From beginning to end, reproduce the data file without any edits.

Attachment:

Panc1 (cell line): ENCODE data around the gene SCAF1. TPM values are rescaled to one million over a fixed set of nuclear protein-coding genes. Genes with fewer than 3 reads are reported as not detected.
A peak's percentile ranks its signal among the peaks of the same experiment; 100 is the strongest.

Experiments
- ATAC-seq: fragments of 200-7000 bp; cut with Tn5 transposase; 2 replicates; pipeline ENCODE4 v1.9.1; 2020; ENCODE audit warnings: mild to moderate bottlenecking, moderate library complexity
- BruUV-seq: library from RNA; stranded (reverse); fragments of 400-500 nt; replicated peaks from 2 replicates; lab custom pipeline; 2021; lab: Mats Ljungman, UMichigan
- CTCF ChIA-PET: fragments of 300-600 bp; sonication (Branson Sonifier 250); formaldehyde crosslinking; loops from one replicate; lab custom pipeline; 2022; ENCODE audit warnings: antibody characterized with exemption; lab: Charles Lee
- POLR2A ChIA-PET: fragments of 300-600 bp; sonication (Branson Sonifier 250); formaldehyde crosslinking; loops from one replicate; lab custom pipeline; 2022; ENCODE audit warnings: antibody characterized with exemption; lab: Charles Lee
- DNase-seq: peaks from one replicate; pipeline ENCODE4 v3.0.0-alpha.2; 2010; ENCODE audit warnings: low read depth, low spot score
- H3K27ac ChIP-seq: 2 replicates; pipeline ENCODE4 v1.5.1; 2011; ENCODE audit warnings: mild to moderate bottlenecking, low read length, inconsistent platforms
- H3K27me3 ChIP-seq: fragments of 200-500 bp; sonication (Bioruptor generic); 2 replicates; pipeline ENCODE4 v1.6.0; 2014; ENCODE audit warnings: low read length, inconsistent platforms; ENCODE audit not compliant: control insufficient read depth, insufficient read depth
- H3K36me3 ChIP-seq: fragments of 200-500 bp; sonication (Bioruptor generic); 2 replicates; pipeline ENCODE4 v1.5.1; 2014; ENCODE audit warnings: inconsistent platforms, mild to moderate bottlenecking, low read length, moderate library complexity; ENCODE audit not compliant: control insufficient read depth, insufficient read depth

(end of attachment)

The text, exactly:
Panc1 (cell line): ENCODE data around the gene SCAF1. TPM values are rescaled to one million over a fixed set of nuclear protein-coding genes. Genes with fewer than 3 reads are reported as not detected.
A peak's percentile ranks its signal among the peaks of the same experiment; 100 is the strongest.

Experiments
- ATAC-seq: fragments of 200-7000 bp; cut with Tn5 transposase; 2 replicates; pipeline ENCODE4 v1.9.1; 2020; ENCODE audit warnings: mild to moderate bottlenecking, moderate library complexity
- BruUV-seq: library from RNA; stranded (reverse); fragments of 400-500 nt; replicated peaks from 2 replicates; lab custom pipeline; 2021; lab: Mats Ljungman, UMichigan
- CTCF ChIA-PET: fragments of 300-600 bp; sonication (Branson Sonifier 250); formaldehyde crosslinking; loops from one replicate; lab custom pipeline; 2022; ENCODE audit warnings: antibody characterized with exemption; lab: Charles Lee
- POLR2A ChIA-PET: fragments of 300-600 bp; sonication (Branson Sonifier 250); formaldehyde crosslinking; loops from one replicate; lab custom pipeline; 2022; ENCODE audit warnings: antibody characterized with exemption; lab: Charles Lee
- DNase-seq: peaks from one replicate; pipeline ENCODE4 v3.0.0-alpha.2; 2010; ENCODE audit warnings: low read depth, low spot score
- H3K27ac ChIP-seq: 2 replicates; pipeline ENCODE4 v1.5.1; 2011; ENCODE audit warnings: mild to moderate bottlenecking, low read length, inconsistent platforms
- H3K27me3 ChIP-seq: fragments of 200-500 bp; sonication (Bioruptor generic); 2 replicates; pipeline ENCODE4 v1.6.0; 2014; ENCODE audit warnings: low read length, inconsistent platforms; ENCODE audit not compliant: control insufficient read depth, insufficient read depth
- H3K36me3 ChIP-seq: fragments of 200-500 bp; sonication (Bioruptor generic); 2 replicates; pipeline ENCODE4 v1.5.1; 2014; ENCODE audit warnings: inconsistent platforms, mild to moderate bottlenecking, low read length, moderate library complexity; ENCODE audit not compliant: control insufficient read depth, insufficient read depth